Sun Microsystems officials are touting the work Sun and Intel have done over the past two years to ensure that Solaris works seamlessly with Intel's chip microarchitecture code-named Nehalem. Intel officials have said they expect servers powered by the eight-core Nehalem EX processor to begin appearing on the market in early 2010. Sun says Solaris has been able to take advantage of the various power, cooling, virtualization and management features in the upcoming Xeon processors.
officials are touting the performance of the Solaris
operating system when run on servers powered by Intel's upcoming "Nehalem
In a recent white
Sun officials said the tight collaboration with Intel over the past
two years has resulted in a Solaris 10 OS that can take
advantage of such features
as Turbo Boost, Hyper-Threading and QuickPath,
which are found on Intel's Nehalem chip microarchitecture.
It comes as Sun and Oracle officials await the approval of the European
Commission to merge. Oracle is buying Sun for $7.4 billion, but European
regulators are investigating the deal for any antitrust issues. Oracle
officials have said the delay in closing the deal is costing the company $100
million a month, and Sun revealed Oct. 20 that it has to lay
off another 3,000 workers
due in large part to the delay.
Intel already has rolled out chips that put its Nehalem microarchitecture
into everything from mainstream PCs to servers with two processors. The eight-core
"Nehalem EX" is designed for servers with four or more processors at
end of the server market,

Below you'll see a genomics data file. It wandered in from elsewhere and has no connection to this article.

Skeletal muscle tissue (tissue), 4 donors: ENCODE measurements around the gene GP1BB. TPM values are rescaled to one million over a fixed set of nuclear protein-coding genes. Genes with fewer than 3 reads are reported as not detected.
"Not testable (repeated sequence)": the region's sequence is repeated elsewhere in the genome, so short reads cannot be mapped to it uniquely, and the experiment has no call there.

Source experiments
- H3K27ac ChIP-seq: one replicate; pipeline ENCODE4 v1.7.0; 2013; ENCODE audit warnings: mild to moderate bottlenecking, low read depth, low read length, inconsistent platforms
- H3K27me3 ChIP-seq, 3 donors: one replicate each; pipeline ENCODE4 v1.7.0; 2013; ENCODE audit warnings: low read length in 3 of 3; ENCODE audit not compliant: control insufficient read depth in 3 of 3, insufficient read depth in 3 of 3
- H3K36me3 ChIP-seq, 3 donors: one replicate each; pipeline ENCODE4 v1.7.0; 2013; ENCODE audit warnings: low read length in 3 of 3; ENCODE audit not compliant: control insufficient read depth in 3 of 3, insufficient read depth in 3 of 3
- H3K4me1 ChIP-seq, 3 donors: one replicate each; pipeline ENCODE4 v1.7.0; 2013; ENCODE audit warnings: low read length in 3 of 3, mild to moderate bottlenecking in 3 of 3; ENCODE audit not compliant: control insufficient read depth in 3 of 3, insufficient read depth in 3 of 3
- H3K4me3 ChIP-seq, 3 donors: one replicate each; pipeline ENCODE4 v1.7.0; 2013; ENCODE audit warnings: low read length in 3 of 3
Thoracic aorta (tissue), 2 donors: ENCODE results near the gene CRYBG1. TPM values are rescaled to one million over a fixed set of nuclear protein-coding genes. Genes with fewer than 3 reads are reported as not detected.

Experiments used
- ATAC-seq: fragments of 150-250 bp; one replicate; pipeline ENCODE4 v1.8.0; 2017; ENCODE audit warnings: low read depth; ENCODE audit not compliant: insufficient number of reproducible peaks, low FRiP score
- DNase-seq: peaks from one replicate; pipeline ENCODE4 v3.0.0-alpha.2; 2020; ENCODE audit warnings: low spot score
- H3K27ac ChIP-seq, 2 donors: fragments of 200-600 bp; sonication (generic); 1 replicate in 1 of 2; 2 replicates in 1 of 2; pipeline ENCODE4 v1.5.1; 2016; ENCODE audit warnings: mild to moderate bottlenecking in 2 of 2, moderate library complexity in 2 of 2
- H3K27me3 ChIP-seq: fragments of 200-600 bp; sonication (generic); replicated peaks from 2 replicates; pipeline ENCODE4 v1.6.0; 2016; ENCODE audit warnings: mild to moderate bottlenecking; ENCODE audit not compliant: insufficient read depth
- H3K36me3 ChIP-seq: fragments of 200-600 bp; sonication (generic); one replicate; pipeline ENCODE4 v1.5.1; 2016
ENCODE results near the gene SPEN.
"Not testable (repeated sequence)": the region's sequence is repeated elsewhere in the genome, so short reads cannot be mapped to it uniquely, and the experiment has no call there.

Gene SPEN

making it a challenger to incumbent RISC
architectures from the likes of IBM,
Hewlett-Packard and even Sun, with its SPARC/Solaris offerings.
Intel is readying the Xeon processor for production release later in 2009,
with the chip showing up in systems in early 2010.
Sun and Intel have been working together for more than two years, a
relationship that has enabled Sun to optimize Solaris for the features in the
Nehalem chips. Given that Solaris is used in many high-end server environments
and Nehalem EX is designed for multiprocessor computing, the two are a good
match in such areas as multithreaded workloads and energy efficiency, Sun said
in the white paper.
For example, the Nehalem EX chip enables two instruction threads per core,
or up to 16 threads per eight-core chip. When extrapolated out over an
eight-socket system, that is up to 128 threads per server. Solaris is optimized
to handle multithreaded applications, according to Sun.
Solaris 10's scheduler and memory placement technologies have been optimized
to take advantage of Intel's QuickPath high-speed interconnect feature, and the
Solaris scheduler helps maximize the performance while driving down the energy
Solaris also is being optimized to take advantage of Nehalem EX's Smart
Cache and Streaming SIMD Extensions 4, Sun said.
In regard to power consumption, Sun and Intel have optimized Solaris to
adjust chip power needs based on workload demands and to make the Solaris
kernel "tickless," so that it does not wake up to process a clock
tick, but will stay idle until more important workloads are launched.
In addition, the xVM hypervisor in Solaris supports the various
virtualization capabilities in the Intel Nehalem EX chip.
"The collaboration of Sun and Intel, including the joint engineering
work from both companies, has already resulted in state-of-the-art development
and deployment platforms for environments based on Intel Xeon processors,"
Sun said in the white paper. "The next step is focusing on delivering the
OS optimized for the next-generation Intel Xeon processor-maximizing performance,
reliability, virtualization and power efficiency. The result will be an ideal
platform for mission- and business-critical deployment."